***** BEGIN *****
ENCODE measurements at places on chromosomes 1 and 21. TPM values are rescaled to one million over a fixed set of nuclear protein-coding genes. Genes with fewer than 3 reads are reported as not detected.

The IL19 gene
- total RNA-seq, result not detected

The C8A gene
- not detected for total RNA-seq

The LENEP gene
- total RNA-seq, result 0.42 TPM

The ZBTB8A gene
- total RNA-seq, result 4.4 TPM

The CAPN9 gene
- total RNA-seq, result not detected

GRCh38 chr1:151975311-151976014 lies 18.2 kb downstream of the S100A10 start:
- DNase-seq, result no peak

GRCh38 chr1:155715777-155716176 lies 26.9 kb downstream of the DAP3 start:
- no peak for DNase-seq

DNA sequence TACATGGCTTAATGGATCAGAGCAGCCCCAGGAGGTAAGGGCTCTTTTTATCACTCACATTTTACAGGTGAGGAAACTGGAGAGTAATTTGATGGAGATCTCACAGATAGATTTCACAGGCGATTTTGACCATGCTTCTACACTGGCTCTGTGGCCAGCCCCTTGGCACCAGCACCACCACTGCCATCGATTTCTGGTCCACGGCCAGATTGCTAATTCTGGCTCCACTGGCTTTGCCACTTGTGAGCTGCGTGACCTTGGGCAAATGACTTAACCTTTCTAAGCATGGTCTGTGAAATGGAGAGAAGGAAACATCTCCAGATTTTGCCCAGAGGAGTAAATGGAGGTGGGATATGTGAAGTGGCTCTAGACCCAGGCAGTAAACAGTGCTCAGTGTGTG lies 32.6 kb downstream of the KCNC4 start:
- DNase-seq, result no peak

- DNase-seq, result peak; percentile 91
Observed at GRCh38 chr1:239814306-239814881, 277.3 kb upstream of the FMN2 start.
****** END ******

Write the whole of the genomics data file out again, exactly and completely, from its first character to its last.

ENCODE measurements at places on chromosomes 1 and 21. TPM values are rescaled to one million over a fixed set of nuclear protein-coding genes. Genes with fewer than 3 reads are reported as not detected.

The IL19 gene
- total RNA-seq, result not detected

The C8A gene
- not detected for total RNA-seq

The LENEP gene
- total RNA-seq, result 0.42 TPM

The ZBTB8A gene
- total RNA-seq, result 4.4 TPM

The CAPN9 gene
- total RNA-seq, result not detected

GRCh38 chr1:151975311-151976014 lies 18.2 kb downstream of the S100A10 start:
- DNase-seq, result no peak

GRCh38 chr1:155715777-155716176 lies 26.9 kb downstream of the DAP3 start:
- no peak for DNase-seq

DNA sequence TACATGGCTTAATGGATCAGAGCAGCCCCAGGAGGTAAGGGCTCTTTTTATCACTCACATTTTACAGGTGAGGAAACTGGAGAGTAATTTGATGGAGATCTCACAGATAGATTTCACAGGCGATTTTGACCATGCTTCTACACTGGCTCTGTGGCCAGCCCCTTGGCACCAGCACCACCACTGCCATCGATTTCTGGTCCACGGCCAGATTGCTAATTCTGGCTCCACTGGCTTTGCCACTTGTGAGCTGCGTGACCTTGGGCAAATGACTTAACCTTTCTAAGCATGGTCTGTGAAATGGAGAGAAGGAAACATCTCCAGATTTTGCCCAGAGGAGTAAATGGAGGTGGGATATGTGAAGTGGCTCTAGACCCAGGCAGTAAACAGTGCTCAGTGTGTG lies 32.6 kb downstream of the KCNC4 start:
- DNase-seq, result no peak

- DNase-seq, result peak; percentile 91
Observed at GRCh38 chr1:239814306-239814881, 277.3 kb upstream of the FMN2 start.